- Upper Adjusting Ring Too High     
        Lower Upper Adjusting Ring to Even With or
        Slightly Below Seat Level

J. Alton Cox
President
DeLuca Test Equipment
www.delucatest.com

JAlton (Mechanical)
26 Jul 03 0:14
I made a mistake in reformatting for this forum
please see items 3 & 4 below:

CAUSE OF CHATTER, CORRECTIVE ACTION   
         
# 3)    Inlet Piping Undersized for PRV
        - "Starving" the PRV    
           Increase Inlet Piping to at least
           Inlet Size of PRV   
# 4)    Outlet Piping Excessive Length
        - Built-Up Back Pressure    
          Redesign Outlet Piping so that Back
          Pressure does not Develop

The word "outlet" should have begun Item 4 rather than ending Item 3.  Sorry for the mistake.    

J. Alton Cox
President
DeLuca Test Equipment
www.delucatest.com

BobPE (Civil/Environmental)
26 Jul 03 11:46
JAlton:

Pipe size has nothing to do with PRV size, this is the biggest mistake you can make...And it may be a source of the problem here....

I am not sure what you mean by back up pressure, but chattering PRV's cause downstream pressures to equalize above the PRV downstream pressure setting, this has nothing to do with downstream losses.  

A big problem I always see is that PRV's are added onto a system after the system has been in service for a long time..  People try to get too much flow from the PRV by oversizing it.  You comments are valid if that is the case and you need large flows, this is usually measured by available pressures in the system, not with flows though...

I am not riding you, this is a great thread and the subject is a very common problem out thre which usually means there is a lack of information and understanding about the process....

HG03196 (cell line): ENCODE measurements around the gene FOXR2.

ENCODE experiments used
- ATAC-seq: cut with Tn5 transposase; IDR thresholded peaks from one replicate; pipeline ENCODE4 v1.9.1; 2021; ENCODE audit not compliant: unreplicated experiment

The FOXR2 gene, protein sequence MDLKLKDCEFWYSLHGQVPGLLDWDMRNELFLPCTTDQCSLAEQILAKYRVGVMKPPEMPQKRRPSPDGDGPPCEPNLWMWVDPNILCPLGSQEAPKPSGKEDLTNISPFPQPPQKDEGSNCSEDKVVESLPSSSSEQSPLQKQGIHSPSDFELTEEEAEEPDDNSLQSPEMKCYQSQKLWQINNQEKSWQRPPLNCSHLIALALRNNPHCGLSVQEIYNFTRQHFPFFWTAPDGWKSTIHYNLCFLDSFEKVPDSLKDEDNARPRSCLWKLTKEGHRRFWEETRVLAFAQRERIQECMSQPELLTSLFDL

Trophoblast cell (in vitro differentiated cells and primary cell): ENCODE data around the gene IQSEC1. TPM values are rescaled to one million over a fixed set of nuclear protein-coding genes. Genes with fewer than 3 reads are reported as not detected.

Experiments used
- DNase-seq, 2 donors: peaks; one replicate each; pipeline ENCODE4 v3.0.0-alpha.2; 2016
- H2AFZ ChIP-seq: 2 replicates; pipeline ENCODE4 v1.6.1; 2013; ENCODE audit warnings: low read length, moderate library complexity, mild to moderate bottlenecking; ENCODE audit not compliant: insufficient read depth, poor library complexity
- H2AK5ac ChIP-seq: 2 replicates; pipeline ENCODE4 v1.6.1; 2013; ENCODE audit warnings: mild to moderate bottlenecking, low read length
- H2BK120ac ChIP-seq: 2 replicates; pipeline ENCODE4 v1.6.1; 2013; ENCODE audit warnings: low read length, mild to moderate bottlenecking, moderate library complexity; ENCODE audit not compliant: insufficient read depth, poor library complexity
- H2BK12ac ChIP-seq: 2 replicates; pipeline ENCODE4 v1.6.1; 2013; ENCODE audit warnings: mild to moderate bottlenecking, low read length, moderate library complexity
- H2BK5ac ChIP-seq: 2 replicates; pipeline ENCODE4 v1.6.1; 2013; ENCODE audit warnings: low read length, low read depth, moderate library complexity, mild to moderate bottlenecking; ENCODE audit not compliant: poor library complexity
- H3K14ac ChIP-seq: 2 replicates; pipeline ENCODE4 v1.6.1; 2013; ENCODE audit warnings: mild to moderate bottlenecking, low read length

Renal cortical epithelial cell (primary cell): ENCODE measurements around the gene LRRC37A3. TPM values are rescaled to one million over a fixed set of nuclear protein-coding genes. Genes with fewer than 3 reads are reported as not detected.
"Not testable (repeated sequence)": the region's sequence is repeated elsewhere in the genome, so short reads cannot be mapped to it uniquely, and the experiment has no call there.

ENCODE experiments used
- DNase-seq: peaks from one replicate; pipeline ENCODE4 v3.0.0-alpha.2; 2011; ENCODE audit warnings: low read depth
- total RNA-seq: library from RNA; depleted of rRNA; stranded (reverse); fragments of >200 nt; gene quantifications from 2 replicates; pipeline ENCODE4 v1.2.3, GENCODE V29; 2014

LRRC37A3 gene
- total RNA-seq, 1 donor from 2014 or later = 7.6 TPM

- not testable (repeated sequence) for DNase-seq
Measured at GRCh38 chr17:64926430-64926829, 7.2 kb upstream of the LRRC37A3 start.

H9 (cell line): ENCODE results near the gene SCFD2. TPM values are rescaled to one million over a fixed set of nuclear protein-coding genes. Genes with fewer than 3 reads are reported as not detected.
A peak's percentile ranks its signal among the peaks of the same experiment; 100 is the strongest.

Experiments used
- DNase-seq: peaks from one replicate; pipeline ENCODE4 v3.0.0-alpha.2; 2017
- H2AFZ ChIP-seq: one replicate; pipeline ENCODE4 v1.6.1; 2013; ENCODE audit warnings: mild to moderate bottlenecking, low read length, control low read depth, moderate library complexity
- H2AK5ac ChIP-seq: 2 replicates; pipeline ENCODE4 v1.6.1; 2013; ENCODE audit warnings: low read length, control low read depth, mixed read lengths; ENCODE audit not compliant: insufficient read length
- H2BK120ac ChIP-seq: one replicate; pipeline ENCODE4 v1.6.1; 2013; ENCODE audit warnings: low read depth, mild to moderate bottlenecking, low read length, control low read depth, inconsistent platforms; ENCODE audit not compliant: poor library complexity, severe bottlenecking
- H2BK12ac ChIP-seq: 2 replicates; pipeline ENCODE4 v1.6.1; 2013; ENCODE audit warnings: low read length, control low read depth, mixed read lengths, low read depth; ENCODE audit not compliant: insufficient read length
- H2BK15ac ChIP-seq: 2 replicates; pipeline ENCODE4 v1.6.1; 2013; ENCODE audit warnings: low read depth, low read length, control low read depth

BobPE
JAlton (Mechanical)
26 Jul 03 16:41
In addition to My experience over the past 30 years, it is the opinion of the ASME that Pipe size has something to do with PRV size. ASME Sec I, Power Boilers, requires the inlet and outlet piping be at least the the size of the PRV Connection.

This is a quote from a proposed new ASME Sec XI for Transport Tanks, "TR-130 INSTALLATION REQUIREMENTS
(b)    All piping, between the pressure relief device and the vapor space of the tank, shall not be less than the size of the pressure relief device inlet to ensure that flow capacity is not compromised. When two or more required pressure relief devices are connected to a single opening, the internal cross sectional area of the opening shall not be less than the combined inlet areas of the pressure relief devices connected to it.

Both Farris Engineering and Dresser Consolidated Troubleshooting Charts refer to Undersized Inlet Piping as a major cause of Chatter.  A quote from Crosby, "A valve should never be installed on a fitting having a smaller inside diameter than the inlet connection of the valve."  

According to API RP576, 5.2.c., "Improper or lengthy piping to the PRV inlet…can cause a PRV to chatter.  The pressure under the seat may become great enough to open the PRV.  However, as soon as the flow is established, the built-up pressure drop in the connecting piping may be so great that the pressure under the seat falls and allows the valve to close.  A cycle of opening and closing may develop, become rapid, and subject the PRV Seating Surfaces to severe hammering, which damages the seating surfaces, sometimes beyond repair."

Regarding Built-Up Back Pressure in the Outlet Piping,
Farris Engineering Manual 192-T states the following:
Problem: Chatter.
Cause:    The outlet piping is of excessive length or the diameter is less than the valve flange size.
Corrective Action: Design outlet piping so that pressure on the outlet does not build up causing the valve to shut.
Consolidated Maintenance Manual CON-2 states:
Problem: Chatter.
Cause:    Built-up Back Pressure
Corrective Action: Check outlet piping

BobPE you acknowledge Oversizing as a cause for chatter.
If you think about it logically, reducing the inlet piping or making it excessively long both have the same effect on the operation of a PRV as placing a large, high capacity PRV in a low volume application (oversizing).  Basically there is insufficient volume to maintain the reaction force in the PRV Huddling Chamber necessary to overcome spring force.

J. Alton Cox
President
DeLuca Test Equipment
www.delucatest.com

BobPE (Civil/Environmental)
26 Jul 03 21:19
Jalton: